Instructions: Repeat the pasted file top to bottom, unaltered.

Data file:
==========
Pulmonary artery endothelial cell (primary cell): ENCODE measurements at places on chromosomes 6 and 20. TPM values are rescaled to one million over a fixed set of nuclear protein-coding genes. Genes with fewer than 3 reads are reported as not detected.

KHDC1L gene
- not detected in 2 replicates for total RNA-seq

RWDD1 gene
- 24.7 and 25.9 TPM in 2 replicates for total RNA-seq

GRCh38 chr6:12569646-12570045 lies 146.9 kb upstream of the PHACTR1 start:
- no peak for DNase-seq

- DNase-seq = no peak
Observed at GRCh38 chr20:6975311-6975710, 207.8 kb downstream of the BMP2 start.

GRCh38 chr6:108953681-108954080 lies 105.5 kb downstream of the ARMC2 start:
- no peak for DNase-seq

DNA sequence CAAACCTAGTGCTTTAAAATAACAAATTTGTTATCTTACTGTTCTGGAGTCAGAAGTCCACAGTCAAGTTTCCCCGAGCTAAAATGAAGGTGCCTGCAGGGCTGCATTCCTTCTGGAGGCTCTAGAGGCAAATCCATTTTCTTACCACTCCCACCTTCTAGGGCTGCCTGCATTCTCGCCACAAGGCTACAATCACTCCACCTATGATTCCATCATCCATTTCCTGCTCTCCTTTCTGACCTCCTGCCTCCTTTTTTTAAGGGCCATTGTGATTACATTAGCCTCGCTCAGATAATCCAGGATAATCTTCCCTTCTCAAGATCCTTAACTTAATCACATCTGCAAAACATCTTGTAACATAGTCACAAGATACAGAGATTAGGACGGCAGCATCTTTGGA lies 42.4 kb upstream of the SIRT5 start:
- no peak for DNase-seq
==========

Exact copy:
Pulmonary artery endothelial cell (primary cell): ENCODE measurements at places on chromosomes 6 and 20. TPM values are rescaled to one million over a fixed set of nuclear protein-coding genes. Genes with fewer than 3 reads are reported as not detected.

KHDC1L gene
- not detected in 2 replicates for total RNA-seq

RWDD1 gene
- 24.7 and 25.9 TPM in 2 replicates for total RNA-seq

GRCh38 chr6:12569646-12570045 lies 146.9 kb upstream of the PHACTR1 start:
- no peak for DNase-seq

- DNase-seq = no peak
Observed at GRCh38 chr20:6975311-6975710, 207.8 kb downstream of the BMP2 start.

GRCh38 chr6:108953681-108954080 lies 105.5 kb downstream of the ARMC2 start:
- no peak for DNase-seq

DNA sequence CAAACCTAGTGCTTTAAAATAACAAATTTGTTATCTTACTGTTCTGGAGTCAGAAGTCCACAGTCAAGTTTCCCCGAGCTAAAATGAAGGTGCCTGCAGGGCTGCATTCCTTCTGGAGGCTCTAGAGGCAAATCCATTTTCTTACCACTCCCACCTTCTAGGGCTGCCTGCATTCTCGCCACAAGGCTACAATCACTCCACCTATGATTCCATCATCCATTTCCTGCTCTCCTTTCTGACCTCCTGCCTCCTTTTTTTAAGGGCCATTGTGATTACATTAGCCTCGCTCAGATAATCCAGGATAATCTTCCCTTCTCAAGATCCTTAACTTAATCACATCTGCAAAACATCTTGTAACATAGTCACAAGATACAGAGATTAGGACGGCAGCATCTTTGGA lies 42.4 kb upstream of the SIRT5 start:
- no peak for DNase-seq